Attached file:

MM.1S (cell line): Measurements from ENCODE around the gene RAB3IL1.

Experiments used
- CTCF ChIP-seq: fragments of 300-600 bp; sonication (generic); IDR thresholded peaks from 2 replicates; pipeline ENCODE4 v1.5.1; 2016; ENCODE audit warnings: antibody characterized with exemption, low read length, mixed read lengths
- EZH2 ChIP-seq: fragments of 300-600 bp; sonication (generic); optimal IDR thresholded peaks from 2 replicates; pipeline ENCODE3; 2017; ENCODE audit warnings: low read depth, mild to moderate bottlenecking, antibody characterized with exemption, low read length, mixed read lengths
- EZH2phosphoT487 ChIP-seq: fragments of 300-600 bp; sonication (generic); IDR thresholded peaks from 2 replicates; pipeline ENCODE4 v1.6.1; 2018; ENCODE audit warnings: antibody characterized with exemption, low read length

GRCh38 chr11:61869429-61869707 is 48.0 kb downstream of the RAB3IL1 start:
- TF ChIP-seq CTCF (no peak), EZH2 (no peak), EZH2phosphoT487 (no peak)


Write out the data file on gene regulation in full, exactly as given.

MM.1S (cell line): Measurements from ENCODE around the gene RAB3IL1.

Experiments used
- CTCF ChIP-seq: fragments of 300-600 bp; sonication (generic); IDR thresholded peaks from 2 replicates; pipeline ENCODE4 v1.5.1; 2016; ENCODE audit warnings: antibody characterized with exemption, low read length, mixed read lengths
- EZH2 ChIP-seq: fragments of 300-600 bp; sonication (generic); optimal IDR thresholded peaks from 2 replicates; pipeline ENCODE3; 2017; ENCODE audit warnings: low read depth, mild to moderate bottlenecking, antibody characterized with exemption, low read length, mixed read lengths
- EZH2phosphoT487 ChIP-seq: fragments of 300-600 bp; sonication (generic); IDR thresholded peaks from 2 replicates; pipeline ENCODE4 v1.6.1; 2018; ENCODE audit warnings: antibody characterized with exemption, low read length

GRCh38 chr11:61869429-61869707 is 48.0 kb downstream of the RAB3IL1 start:
- TF ChIP-seq CTCF (no peak), EZH2 (no peak), EZH2phosphoT487 (no peak)